Around noon on February 8, according to Thornton's testimony, he received a telephone call from his wife concerning her continued possession of a key to the front door of the Hunterdon Street building where he still lived. (In his written statement to the police he said he made the call.) In the course of the conversation he mentioned her male friend Lattimore and said that Lattimore had been following him. She gave him Lattimore's phone number, and Thornton alleged that he called Lattimore who cursed at him and said he would "come up" in a few minutes and straighten things out. Thornton claimed he then telephoned the attorney who was representing him in the divorce action and was advised to report the matter to the police. He followed the advice but, according to his testimony, the police officers said nothing could be done. The occurrence of these various conversations is disputed by the State. Lattimore denied ever talking to Thornton on February 8, and there is no police record of the alleged visit by Thornton. The State introduced proof through a friend of the decedent indicating that Thornton had telephoned his wife on this day, as the result of which the wife manifested concern about his sickness and expressed an intention of visiting him. The admissibility of that testimony, which will be discussed more fully later in this opinion, is made a principal ground of defendant's appeal.
Shortly after 7:00 p.m. on February 8, two Newark police officers came to the Hunterdon Street address in response to a telephone report that a shooting had taken place there. The front door of the building was locked and on looking through the glass partition they saw a body on the hallway floor. As they were about to break in, the defendant came down the stairs and let them in. He told them that the person on the floor was his wife and that he had shot her by mistake. He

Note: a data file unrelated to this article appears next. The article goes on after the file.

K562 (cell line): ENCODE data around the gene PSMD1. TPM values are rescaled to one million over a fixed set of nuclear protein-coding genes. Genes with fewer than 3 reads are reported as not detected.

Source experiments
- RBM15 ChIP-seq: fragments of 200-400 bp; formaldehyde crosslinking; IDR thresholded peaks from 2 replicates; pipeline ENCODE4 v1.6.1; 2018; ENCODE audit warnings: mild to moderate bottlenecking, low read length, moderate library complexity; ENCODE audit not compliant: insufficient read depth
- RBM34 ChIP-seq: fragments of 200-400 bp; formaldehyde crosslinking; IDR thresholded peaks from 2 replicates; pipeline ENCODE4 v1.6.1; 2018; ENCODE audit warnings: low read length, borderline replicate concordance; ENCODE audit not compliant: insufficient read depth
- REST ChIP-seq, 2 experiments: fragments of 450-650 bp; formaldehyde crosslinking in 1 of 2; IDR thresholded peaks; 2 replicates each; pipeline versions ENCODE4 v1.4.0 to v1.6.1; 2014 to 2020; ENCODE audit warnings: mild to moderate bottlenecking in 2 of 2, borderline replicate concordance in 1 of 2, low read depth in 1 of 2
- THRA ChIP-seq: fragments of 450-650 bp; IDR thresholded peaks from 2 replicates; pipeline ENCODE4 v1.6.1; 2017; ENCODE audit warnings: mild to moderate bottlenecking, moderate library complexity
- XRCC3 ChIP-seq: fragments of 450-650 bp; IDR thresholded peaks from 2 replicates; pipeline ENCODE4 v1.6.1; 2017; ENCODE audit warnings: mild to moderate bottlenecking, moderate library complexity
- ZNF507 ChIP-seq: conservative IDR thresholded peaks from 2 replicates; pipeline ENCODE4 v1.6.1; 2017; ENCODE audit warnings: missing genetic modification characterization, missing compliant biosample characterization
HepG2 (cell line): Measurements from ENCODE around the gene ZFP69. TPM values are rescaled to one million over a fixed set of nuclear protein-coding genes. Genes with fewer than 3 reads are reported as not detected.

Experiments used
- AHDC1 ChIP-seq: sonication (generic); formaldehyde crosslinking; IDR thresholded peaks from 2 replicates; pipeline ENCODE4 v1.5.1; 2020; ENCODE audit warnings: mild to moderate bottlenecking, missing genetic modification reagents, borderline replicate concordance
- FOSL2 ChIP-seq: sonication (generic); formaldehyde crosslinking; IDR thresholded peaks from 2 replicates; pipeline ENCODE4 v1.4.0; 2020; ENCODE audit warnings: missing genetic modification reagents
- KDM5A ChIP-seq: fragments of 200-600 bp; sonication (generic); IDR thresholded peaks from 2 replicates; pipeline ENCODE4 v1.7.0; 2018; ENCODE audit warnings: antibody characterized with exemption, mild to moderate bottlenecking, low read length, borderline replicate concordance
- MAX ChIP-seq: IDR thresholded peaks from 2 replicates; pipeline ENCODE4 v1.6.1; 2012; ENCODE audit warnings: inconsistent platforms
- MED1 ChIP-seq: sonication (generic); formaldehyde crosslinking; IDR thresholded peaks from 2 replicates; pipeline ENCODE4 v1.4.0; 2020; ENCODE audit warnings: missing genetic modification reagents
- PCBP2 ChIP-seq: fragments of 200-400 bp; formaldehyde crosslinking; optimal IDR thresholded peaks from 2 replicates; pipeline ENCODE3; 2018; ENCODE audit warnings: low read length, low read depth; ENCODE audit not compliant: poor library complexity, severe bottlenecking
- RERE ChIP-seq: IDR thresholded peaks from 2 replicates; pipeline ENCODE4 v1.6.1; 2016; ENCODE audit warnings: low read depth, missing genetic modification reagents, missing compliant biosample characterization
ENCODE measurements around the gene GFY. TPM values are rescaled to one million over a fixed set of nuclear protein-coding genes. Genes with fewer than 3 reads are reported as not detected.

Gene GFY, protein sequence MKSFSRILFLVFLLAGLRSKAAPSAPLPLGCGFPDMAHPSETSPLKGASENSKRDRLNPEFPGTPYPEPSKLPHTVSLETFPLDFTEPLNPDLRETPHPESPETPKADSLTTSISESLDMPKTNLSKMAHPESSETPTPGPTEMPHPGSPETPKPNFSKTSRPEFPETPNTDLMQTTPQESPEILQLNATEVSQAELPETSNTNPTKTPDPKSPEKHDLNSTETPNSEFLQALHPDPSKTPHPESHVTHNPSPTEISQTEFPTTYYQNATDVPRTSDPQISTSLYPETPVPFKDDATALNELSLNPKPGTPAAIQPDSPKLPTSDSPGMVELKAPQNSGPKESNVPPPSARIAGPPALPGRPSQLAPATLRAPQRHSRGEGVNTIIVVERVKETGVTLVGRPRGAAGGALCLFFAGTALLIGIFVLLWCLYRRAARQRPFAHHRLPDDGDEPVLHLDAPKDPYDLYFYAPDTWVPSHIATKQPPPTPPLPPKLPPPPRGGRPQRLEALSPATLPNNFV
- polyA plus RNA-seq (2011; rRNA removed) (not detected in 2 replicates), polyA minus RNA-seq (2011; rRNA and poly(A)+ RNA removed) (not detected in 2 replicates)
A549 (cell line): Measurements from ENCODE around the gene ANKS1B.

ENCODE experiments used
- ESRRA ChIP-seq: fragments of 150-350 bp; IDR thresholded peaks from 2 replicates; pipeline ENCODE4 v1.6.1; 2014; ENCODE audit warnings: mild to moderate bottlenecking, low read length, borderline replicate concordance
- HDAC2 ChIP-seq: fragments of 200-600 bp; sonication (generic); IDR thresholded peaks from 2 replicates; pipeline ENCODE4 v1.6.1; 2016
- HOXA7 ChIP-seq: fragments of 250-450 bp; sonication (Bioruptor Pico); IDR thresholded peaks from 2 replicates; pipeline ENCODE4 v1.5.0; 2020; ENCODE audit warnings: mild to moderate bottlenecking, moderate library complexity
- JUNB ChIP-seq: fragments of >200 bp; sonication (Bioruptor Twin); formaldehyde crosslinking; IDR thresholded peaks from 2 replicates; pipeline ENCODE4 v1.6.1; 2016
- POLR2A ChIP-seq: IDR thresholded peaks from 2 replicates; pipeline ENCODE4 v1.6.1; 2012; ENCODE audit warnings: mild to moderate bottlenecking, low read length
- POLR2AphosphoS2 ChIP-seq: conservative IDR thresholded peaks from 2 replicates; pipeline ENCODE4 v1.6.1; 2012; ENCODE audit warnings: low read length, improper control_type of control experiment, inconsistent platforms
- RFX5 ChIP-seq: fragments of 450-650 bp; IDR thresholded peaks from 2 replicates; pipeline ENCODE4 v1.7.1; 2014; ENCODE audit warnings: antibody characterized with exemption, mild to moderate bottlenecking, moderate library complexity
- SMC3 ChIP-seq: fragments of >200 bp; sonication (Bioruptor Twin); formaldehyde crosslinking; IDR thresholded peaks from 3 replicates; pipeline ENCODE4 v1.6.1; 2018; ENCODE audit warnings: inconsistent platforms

"mistook her for someone else"; he had mistaken her for "James Lattimore."
In a short time two detectives arrived and questioned Thornton in his third floor apartment. He told them, and later gave a written statement to the same effect, that he had heard the front doorbell ring and thinking that it was his wife's friend Lattimore, who allegedly had threatened him earlier in the day, he took an automatic pistol from a dresser drawer and went downstairs. As he opened the front door in the dark hallway, a figure started to come in and he fired at it, the number of times he could not say. The person "sagged" against him and he realized it was a woman. He put the light on and saw that it was his wife. After trying to get a doctor he asked the telephone operator to summon the police. Then, placing the pistol on a couch in his apartment, he returned to his wife.
The police found the pistol on the couch. On the floor of the hallway near the decedent they discovered an ejected shell and a spent lead bullet. Autopsy showed three bullet wounds in the victim's body. They were "contact" wounds, that is, the bullets were fired at a distance of not more than six inches.
At the trial, the prosecution contended Thornton knew it was his wife who rang the doorbell, and that he had lured here there with the intent of shooting her.
The defense was a complete and radical departure from, and repudiation of, the oral and written version of the shooting. Defendant's explanation of the change was that he did not "want to involve [his] wife in too much" by giving the police the true facts.
On the witness stand Thornton said he had discovered that Lattimore had been following him. He learned also that Lattimore had been seeing his wife. So, for purposes of protection, he began to carry his automatic pistol in the car. On February 8 at about 6:30 P.M., he drove to his doctor's office to obtain treatment for his stomach condition. The pistol was under the driver's seat of the car where he had